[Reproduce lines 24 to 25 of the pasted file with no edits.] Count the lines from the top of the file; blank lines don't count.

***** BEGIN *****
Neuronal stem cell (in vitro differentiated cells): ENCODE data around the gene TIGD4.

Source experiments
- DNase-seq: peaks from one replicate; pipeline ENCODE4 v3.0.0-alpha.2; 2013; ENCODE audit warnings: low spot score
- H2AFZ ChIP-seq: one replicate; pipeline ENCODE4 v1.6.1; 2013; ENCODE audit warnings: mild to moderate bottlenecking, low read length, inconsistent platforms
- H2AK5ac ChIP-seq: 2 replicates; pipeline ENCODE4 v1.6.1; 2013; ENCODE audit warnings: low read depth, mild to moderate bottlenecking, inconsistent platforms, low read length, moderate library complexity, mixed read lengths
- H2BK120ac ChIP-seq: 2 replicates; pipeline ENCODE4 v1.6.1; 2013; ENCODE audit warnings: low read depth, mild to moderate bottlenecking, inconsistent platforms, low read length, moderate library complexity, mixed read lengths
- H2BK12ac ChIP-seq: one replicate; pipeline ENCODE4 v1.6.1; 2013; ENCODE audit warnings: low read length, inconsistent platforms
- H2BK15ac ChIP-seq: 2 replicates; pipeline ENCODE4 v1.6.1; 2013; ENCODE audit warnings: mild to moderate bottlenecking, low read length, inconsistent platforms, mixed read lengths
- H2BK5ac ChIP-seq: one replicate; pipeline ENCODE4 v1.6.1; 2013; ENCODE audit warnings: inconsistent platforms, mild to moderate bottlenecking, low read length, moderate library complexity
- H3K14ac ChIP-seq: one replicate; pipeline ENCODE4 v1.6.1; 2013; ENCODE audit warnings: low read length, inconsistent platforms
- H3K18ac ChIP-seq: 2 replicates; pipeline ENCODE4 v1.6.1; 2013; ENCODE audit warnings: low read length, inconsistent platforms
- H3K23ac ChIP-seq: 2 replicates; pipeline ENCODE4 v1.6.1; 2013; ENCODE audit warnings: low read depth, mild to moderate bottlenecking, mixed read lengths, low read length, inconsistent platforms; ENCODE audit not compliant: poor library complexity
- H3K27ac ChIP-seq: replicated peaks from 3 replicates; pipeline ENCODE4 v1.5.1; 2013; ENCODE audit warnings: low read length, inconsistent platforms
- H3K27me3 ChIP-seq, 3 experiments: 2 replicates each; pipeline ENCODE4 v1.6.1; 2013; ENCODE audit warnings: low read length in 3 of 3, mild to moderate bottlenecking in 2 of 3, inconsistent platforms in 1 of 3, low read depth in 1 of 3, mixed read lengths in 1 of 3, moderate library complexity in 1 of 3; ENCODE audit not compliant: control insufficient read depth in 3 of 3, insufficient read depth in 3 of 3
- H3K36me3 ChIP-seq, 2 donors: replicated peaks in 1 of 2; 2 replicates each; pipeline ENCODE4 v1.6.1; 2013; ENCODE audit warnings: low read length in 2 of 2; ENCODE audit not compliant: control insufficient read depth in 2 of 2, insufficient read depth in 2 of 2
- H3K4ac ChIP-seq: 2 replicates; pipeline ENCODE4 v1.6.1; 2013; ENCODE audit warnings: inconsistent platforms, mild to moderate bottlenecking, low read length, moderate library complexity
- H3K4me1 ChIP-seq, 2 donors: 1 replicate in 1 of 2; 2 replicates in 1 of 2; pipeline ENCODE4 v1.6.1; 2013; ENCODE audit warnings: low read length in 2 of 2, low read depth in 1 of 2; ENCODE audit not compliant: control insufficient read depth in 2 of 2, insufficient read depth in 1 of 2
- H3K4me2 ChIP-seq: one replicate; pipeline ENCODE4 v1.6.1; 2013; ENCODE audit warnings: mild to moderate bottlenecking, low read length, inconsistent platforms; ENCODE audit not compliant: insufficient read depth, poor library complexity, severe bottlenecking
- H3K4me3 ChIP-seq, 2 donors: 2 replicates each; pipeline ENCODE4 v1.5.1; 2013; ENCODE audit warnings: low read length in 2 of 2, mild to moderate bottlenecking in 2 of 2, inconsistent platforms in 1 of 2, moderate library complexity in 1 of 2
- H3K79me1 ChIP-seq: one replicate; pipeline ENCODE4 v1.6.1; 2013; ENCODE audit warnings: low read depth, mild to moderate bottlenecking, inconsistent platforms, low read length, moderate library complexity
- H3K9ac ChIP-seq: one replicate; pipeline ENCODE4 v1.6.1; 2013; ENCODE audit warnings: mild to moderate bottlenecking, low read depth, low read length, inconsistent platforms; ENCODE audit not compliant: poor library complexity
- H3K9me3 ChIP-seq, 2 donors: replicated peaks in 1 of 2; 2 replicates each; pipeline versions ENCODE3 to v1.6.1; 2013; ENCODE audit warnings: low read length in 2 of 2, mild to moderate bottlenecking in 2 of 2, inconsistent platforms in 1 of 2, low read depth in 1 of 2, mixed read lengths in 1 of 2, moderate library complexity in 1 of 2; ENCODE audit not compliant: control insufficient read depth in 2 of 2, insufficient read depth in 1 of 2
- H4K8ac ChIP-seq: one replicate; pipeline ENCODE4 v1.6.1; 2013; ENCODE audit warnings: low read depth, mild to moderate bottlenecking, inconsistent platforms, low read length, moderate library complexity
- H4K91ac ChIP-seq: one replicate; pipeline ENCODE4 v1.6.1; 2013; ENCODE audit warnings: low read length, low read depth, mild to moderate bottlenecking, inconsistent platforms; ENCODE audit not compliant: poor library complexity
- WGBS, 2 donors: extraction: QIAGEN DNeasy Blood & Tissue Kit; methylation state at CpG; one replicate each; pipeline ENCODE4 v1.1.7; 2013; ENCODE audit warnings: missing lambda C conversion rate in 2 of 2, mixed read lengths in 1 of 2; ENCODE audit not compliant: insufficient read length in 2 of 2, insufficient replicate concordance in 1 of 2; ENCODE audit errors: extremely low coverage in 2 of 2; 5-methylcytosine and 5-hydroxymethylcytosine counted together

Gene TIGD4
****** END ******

- H4K91ac ChIP-seq: one replicate; pipeline ENCODE4 v1.6.1; 2013; ENCODE audit warnings: low read length, low read depth, mild to moderate bottlenecking, inconsistent platforms; ENCODE audit not compliant: poor library complexity
- WGBS, 2 donors: extraction: QIAGEN DNeasy Blood & Tissue Kit; methylation state at CpG; one replicate each; pipeline ENCODE4 v1.1.7; 2013; ENCODE audit warnings: missing lambda C conversion rate in 2 of 2, mixed read lengths in 1 of 2; ENCODE audit not compliant: insufficient read length in 2 of 2, insufficient replicate concordance in 1 of 2; ENCODE audit errors: extremely low coverage in 2 of 2; 5-methylcytosine and 5-hydroxymethylcytosine counted together